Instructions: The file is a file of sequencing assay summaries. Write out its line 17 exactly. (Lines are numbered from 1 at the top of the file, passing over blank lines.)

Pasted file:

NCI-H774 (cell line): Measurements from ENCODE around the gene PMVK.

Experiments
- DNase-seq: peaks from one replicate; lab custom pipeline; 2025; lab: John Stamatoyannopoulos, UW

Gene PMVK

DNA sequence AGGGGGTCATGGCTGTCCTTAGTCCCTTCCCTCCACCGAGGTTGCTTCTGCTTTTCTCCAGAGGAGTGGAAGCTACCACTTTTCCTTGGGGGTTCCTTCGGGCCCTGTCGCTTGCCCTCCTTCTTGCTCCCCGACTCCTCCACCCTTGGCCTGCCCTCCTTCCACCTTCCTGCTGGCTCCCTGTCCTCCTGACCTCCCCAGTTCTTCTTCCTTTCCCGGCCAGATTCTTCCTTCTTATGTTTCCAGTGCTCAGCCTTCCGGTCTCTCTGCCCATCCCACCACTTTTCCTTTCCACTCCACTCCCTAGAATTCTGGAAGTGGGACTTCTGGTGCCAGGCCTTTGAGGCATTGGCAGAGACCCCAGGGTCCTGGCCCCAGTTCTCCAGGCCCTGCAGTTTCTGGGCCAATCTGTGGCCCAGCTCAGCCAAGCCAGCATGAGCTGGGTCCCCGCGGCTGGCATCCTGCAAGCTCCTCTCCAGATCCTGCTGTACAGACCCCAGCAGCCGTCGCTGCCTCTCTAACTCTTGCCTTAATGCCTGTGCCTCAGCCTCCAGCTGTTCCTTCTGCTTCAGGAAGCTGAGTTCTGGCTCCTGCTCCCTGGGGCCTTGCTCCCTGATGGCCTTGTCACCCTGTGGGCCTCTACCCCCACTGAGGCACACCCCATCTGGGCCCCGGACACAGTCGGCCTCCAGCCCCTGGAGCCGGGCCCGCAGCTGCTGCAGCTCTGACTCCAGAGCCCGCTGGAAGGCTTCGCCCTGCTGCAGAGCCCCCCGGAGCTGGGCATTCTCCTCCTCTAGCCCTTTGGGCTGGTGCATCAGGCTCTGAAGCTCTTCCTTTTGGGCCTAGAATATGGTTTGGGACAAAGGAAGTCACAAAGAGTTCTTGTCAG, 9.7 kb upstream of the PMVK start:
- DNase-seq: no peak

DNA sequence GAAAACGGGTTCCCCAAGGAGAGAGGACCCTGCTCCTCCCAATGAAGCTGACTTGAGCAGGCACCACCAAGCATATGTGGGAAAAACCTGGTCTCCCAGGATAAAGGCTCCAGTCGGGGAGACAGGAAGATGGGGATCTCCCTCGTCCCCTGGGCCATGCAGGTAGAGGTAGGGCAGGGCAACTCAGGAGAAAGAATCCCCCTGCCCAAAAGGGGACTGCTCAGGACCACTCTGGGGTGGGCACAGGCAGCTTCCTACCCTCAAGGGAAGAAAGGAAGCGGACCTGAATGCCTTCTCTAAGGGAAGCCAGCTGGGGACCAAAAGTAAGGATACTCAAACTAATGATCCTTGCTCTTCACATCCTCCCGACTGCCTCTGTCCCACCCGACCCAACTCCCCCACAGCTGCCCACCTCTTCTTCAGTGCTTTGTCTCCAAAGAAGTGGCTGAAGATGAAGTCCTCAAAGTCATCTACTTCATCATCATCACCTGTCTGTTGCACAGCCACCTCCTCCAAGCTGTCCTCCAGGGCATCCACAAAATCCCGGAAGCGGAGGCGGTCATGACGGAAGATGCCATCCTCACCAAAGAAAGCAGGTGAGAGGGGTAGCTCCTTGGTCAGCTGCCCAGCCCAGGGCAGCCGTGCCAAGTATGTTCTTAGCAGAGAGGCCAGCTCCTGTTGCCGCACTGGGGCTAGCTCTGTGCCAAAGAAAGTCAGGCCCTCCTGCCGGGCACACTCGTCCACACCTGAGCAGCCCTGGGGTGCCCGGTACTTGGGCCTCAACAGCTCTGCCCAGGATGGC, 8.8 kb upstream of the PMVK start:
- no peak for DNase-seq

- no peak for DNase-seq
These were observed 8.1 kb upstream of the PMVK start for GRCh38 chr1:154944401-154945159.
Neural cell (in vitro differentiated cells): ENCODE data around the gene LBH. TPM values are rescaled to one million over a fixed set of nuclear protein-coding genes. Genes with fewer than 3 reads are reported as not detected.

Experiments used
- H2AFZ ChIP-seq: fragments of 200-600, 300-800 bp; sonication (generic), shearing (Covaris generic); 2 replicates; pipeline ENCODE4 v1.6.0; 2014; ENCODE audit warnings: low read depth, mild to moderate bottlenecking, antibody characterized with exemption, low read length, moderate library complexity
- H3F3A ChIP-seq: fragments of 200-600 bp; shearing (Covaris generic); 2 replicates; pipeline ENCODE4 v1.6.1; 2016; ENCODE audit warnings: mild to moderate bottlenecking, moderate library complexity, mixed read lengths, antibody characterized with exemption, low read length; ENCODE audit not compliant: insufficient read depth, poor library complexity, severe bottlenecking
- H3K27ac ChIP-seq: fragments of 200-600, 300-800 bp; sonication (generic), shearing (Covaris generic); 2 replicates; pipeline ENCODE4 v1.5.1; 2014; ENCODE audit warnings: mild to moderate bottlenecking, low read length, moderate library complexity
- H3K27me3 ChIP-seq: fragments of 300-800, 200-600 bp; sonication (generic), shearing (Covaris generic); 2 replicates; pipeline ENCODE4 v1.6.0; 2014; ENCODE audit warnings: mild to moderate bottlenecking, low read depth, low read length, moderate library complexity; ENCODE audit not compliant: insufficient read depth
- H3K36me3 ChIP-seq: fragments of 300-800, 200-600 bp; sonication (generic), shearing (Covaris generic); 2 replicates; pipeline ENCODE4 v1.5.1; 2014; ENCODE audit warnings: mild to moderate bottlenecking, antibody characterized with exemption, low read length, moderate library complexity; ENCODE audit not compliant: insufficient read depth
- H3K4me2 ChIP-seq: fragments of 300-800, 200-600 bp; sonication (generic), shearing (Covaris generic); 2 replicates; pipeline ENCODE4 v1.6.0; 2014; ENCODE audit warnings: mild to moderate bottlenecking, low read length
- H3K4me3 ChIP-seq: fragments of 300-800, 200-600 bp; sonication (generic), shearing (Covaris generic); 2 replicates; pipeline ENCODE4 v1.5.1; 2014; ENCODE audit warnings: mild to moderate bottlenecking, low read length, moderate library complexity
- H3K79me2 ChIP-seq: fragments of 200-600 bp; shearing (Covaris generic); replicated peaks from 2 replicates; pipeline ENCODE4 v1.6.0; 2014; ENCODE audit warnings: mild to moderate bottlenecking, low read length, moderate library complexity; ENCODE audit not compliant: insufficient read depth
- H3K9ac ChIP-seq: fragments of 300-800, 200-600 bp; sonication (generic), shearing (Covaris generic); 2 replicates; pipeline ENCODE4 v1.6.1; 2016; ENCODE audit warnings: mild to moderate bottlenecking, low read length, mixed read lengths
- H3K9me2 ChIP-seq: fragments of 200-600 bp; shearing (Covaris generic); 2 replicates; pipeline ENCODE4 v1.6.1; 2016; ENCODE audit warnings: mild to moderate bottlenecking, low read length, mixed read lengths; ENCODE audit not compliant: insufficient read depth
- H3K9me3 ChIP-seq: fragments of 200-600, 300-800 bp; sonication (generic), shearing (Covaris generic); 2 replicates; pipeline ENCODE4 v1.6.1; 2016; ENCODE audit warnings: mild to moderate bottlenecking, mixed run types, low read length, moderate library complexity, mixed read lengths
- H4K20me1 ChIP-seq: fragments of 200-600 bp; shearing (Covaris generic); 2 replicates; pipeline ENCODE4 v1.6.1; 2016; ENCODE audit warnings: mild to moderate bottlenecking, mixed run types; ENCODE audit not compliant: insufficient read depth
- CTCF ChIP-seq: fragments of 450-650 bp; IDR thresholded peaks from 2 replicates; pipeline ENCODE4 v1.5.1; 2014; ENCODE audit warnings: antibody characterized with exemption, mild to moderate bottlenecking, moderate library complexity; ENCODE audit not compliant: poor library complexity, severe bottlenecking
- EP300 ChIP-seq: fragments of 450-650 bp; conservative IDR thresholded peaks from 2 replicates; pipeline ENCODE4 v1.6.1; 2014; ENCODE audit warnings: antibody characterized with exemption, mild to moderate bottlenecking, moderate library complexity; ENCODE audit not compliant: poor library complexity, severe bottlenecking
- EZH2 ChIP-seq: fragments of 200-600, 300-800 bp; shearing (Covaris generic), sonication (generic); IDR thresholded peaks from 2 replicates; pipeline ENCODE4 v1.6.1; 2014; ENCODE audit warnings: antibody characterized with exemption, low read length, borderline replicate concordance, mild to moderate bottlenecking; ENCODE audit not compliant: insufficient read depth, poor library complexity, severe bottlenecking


- H3K36me3 ChIP-seq: fragments of 300-800, 200-600 bp; sonication (generic), shearing (Covaris generic); 2 replicates; pipeline ENCODE4 v1.5.1; 2014; ENCODE audit warnings: mild to moderate bottlenecking, antibody characterized with exemption, low read length, moderate library complexity; ENCODE audit not compliant: insufficient read depth